CategoryHistory

Chicago’s Lake Street ‘L’ was originally supposed to be a monorail

I bought a copy of The “L”: The Development of Chicago’s Rapid Transit System, 1888-1932, written by Bruce Moffat, a historian of electric trains in Chicago. Moffat currently works for the Chicago Transit Authority. (If there wasn’t a pandemic, you’d be able to request a hold on one of the 50 copies at the Chicago Public Library.)

The book is about the elevated trains that were built in Chicago, in competition with the street omnibuses (horse drawn), railways (cable cars and streetcars), and suburban trains (okay, some competition), prior to establishing the Chicago Transit Authority. The CTA is a State of Illinois authority, created by the legislature, that today owns and operates all of the historic and since-built elevated, subway, and at-grade ‘L’ transit as well as buses. It acquired all of the assets of all of the ‘L’, streetcar, and bus companies that were operating when it was established in 1945.

On with the story!

Back in December 1888, the Chicago City Council approved a franchise for the Lake Street Elevated Company to build a Meigs Elevated Railway above Lake Street from Canal Street to 40th Avenue (later named Crawford and now Pulaski Road), then the western border of Chicago. A tract of land west of 40th Avenue (Pulaski Road) was incorporated into the City of Chicago four months later on April 29, 1889.

If you go to the intersection of Canal and Lake Streets today you’ll see the Union Pacific railroad tracks above, heading into and out of Ogilvie Transportation Center, a skyscraper at 444 W Lake Street, a cigar store, and a vintage loft office building.

The Meigs Elevated Railway was a steam-powered elevated monorail – meaning each track had one rail to support a train.

You may not know this: I love monorails. When my family visited Walt Disney World my favorite ride was the inter-park and world famous monorail. I’ve also ridden the monorails in Disneyland (but I don’t remember my time there), Las Vegas, Seattle, Düsseldorf airport, Wuppertal, and three in Tokyo, Japan (Chiba City, Shonan, and Haneda airport; I missed the one in Tama).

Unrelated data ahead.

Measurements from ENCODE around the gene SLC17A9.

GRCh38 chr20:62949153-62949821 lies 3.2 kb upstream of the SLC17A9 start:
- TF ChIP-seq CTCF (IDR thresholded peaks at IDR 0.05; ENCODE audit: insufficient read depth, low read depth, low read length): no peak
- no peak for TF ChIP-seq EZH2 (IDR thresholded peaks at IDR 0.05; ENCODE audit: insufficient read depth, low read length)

I used to be obsessed with monorails. I became a member of The Monorail Society when I was a teenager and my first eBay purchase was a Disney monorail motorized toy in March 2000. I was jealous of my friends in elementary school who had a Lego monorail, and now they regularly sell for $200. I also built a SAFEGE-style monorail out of K’NEX in high school.

Drawing of the Meigs Elevated Railway monorail.
A drawing of the Meigs Elevated Railway monorail, originally published in Scientific American, July 10, 1886. Via Wikipedia; also printed in Moffat’s book where it is sourced from Railway Age, a trade journal founded in 1856 that still exists today.

It was invented by Josiah V. Meigs in Cambridge, Massachusetts; a 227-foot long demonstration line was built in 1886 on land that is now a Fairfield Inn hotel and before that was the Genoa Packing Co. (demolished in 2013).

The Meigs Elevated Railway Wikipedia article has two photos of a plaque that was on the exterior wall of the Genoa Packing Co. The new hotel building does not have the same plaque.

The Lake Street Elevated Company organizers (seven incorporators are listed in the book) hired Morris H. Alberger to be the president. According to Moffat’s book, “Alberger had convinced his fellow directors that their railroad should use an experimental and relatively complex elevated railway system developed by Joe V. Meigs”. Alberger was also the president of the Meigs Elevated Railway Company.

Moffat discusses an eighth company organizer: Michael Cassius McDonald, “politically well connected and influential”. He was the “chief sponsor” and “promoter” of the Lake Street elevated proposal which came to be known as “Mike’s Upstairs Railroad”.

The Meigs Electric Railway – the monorail – was never built. Moffat says that the reason the monorail was never built was because it was difficult to promote and raised funds by selling shares.

Almost a year after City Council approved the MER to run over Lake Street, they “deleted the Meigs requirement” in November 1890 so that the Lake Street Elevated Company could build a traditional iron structure. The trains would also be “traditional”. (The first elevated train started running in Manhattan and the Bronx on August 26, 1878 – that was the Third Avenue Elevated – ten years prior to the Meigs monorail being approved in Chicago.)

Even before City Council “deleted” the franchise’s requirement to build a monorail, the Lake Street Elevated Company had already started building the iron structure for a train in December 1889, at Lake and Clinton Streets, where the Clinton Green Line station is now.

That’s the end of the story for the monorail, but I’ll continue talking about the Lake Street ‘L’.

The Lake Street Elevated opens!